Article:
[1]   ALS-F, ICHi-MacChesney Scrapbook, XXXII, 7484. William H. Crook and Alexander Smith were members of Lincoln's bodyguard. The circumstances surrounding Lincoln's request were related by Crook:

``I was drafted, and the other guards with me. Frankly, I didn't want to go. I had served in the army already; I had a young wife and a young son at home to hold me. I couldn't afford to pay a substitute. So I joined the ranks of the people with grievances whom for some time I had been watching and went to the President. I found him in his own room, in dressing-gown and slippers. I told him that I had been drafted, and asked him if he could do anything in my case and in that of Alexander Smith, who was my special friend on the force. He listened to my story as patiently as if he had not heard hundreds like it. I like to remember how kindly he looked at me. When I had finished, he said:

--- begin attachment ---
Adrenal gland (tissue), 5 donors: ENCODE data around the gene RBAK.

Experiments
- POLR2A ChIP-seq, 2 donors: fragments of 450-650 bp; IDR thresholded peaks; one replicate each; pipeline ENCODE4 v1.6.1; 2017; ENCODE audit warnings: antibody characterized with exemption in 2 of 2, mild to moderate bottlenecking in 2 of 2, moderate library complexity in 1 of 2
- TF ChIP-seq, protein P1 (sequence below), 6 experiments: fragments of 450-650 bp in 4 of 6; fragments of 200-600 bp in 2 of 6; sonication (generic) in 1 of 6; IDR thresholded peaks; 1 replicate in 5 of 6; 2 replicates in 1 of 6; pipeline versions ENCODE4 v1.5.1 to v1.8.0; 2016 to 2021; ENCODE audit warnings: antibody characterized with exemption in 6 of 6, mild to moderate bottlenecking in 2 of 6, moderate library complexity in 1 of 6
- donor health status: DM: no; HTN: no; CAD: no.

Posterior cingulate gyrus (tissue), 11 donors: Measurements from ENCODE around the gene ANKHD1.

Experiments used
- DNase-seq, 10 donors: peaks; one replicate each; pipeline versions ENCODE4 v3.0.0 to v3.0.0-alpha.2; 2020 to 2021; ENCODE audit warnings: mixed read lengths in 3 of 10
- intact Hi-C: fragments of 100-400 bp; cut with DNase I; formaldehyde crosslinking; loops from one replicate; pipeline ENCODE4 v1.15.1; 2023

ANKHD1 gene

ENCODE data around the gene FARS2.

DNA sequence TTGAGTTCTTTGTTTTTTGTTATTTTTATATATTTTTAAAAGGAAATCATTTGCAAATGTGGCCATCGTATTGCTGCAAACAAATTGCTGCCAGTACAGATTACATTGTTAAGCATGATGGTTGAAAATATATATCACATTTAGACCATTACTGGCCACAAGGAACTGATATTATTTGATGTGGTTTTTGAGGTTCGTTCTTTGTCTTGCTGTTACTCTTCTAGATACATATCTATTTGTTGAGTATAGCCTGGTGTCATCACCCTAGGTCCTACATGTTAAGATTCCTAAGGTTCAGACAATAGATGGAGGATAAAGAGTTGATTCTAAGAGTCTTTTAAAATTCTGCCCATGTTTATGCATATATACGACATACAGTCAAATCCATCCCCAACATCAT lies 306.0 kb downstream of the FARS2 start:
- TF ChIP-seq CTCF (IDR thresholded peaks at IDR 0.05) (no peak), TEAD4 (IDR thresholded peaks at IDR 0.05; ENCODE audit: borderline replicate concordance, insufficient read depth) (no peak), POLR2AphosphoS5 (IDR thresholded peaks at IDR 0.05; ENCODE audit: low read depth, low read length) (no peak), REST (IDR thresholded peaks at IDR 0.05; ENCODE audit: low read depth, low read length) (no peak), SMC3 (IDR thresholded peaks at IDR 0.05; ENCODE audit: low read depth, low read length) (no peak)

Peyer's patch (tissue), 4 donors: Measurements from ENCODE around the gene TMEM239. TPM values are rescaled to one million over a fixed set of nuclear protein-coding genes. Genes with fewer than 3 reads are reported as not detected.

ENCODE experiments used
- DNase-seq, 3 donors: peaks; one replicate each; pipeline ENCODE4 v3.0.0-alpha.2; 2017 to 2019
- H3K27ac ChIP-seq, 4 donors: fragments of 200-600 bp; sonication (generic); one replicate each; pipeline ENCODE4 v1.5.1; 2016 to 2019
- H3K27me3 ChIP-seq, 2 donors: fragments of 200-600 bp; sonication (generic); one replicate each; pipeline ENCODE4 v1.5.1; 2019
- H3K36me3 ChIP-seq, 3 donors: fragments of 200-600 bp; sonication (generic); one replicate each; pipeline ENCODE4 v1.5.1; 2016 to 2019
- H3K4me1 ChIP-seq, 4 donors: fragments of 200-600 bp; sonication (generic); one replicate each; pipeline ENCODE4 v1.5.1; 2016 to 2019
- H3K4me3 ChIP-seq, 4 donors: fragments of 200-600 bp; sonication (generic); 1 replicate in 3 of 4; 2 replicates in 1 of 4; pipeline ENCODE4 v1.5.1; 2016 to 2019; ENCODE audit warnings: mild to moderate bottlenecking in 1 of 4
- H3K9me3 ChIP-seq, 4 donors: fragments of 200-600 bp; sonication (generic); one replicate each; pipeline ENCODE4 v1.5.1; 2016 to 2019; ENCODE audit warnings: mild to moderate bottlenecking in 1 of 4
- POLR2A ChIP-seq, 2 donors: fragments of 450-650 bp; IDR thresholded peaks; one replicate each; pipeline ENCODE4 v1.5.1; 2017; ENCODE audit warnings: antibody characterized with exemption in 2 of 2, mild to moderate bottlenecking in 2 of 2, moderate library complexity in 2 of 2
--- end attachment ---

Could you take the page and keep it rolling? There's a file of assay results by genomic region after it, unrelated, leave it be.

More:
`` `Well, I can't spare you. Come into my office.'

``I followed him. . . . He seated himself at the desk and wrote on a small card a note to Provost-Marshal Frye and told me to take it to him and get the answer. Years after this the Hon. Robert T. Lincoln gave me the card when he was Secretary of War, and I have it still. It reads: [as above]'' (Through Five Administrations, Reminiscences of Colonel William H. Crook, pp. 25-26).

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